Thursday, April 12, 2007

Kurt Vonnegut, 1922-2007

Was hardly his biggest fan. Can't help but think of how Larry Niven and Jerry Pournelle in their novel Inferno (A tongue-in-cheek retelling of the first volume of Dante's The Divine Comedy), relegated him to the Circle of Heretics, trapped in a garishly enormous tomb with a gigantic neon sign blinking over and over again (guess what the sign said). I wouldn't wish such a fate on the man--I don't think anyone deserves to be the victim of that kind of bad taste--but I can't help but think that Niven's rant ("he knew better!") had a point. Vonnegut's writing did at times get lazy, and he did at times seem complacent in his legendary status.

Of his works, a sentimental favorite would be God Bless You, Mr. Rosewater--mainly because when I read it years ago I wished I had the guts to live life the same way (I'd hate to read it now; it mightn't survive the experience). Mother Night was fascinating for the way, as David Pringle pointed out, it sustained the ambiguity (hero or heel?). I liked maybe one or two of the stories in Welcome to the Monkey House--well, okay, I liked one mainly because of the TV movie made out of it, and not so much because of Vonnegut's story as for the opportunity to see Jonathan Demme work with Susan Sarandon and Christopher Walken (as a nebbish, yet!) together on a romantic comedy. Walken, incidentally, seems to me to be the most convincing Stanley Kowalski I've ever seen (and yes, I've seen Kazan's version).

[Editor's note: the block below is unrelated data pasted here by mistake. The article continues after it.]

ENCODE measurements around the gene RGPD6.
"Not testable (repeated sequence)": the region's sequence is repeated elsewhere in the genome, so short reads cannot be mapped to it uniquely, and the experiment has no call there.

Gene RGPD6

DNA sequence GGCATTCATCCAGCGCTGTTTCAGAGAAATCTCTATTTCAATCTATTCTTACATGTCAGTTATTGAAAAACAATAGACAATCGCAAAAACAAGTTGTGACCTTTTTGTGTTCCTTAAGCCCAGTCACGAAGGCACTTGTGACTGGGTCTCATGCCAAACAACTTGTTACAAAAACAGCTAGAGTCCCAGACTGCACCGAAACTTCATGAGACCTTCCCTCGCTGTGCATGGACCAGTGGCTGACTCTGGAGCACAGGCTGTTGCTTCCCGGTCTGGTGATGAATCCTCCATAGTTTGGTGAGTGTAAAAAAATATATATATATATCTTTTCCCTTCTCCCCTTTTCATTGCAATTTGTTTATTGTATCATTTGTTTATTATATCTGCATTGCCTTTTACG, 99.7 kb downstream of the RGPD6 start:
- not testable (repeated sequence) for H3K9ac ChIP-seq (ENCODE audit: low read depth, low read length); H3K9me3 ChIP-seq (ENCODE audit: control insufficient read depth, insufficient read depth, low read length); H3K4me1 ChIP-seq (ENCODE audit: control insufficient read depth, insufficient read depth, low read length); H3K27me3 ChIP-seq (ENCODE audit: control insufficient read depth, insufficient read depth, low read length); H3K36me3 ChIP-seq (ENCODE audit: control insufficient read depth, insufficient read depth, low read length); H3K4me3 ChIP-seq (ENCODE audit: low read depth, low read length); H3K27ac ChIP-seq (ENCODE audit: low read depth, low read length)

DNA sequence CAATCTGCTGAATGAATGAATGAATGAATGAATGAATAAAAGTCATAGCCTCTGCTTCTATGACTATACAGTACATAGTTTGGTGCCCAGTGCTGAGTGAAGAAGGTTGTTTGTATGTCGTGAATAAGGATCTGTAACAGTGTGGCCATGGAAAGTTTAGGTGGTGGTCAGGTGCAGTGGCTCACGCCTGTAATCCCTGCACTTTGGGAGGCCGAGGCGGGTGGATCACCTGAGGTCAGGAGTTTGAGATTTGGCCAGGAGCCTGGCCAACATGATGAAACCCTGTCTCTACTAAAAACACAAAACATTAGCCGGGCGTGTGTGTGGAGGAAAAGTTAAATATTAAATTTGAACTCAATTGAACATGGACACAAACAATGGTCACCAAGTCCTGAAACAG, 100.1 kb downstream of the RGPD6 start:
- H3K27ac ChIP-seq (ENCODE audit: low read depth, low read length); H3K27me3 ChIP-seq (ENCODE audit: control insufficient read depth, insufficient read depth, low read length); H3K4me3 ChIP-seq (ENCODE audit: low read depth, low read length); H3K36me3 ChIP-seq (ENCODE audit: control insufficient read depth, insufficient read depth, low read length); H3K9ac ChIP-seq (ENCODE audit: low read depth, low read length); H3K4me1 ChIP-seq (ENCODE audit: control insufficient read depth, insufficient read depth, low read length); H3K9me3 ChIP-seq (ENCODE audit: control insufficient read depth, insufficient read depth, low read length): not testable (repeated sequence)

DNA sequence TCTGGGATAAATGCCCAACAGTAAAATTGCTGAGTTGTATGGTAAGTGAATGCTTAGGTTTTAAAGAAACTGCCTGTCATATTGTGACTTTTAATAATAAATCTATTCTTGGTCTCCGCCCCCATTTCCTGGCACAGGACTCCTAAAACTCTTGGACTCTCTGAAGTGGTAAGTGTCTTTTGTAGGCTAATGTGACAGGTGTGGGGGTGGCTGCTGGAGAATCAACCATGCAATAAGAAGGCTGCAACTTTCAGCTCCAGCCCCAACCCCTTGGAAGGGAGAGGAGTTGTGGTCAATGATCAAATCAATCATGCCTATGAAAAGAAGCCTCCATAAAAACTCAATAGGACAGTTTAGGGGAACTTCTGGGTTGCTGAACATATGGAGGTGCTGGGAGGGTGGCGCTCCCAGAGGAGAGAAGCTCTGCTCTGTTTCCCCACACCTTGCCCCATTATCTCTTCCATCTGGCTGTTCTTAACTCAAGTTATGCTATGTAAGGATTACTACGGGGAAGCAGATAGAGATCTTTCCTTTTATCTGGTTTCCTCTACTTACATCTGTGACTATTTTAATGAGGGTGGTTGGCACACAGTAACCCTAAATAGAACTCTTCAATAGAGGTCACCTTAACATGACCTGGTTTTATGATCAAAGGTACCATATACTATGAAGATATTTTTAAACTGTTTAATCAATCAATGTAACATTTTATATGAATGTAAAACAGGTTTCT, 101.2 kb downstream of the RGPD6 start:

Cat's Cradle is my unsurprising favorite, maybe the rare--or even one--time when Vonnegut's humor and despair were in perfect balance, sketching a portrait of a mad scientist and his dysfunctionally unhappy family, the birth of a cheerfully nihilistic religion, and the end of the world through crystallization (did this provide the germ for Ballard's hauntingly beautiful The Crystal World--my favorite end-of-the-world scenario--published three years later?). Vonnegut seemed to have said it all with this one (unfortunately he wrote for several more decades ("See the cat? See the cradle?")). But for this and a for a few others of his early work, I'm grateful for him.


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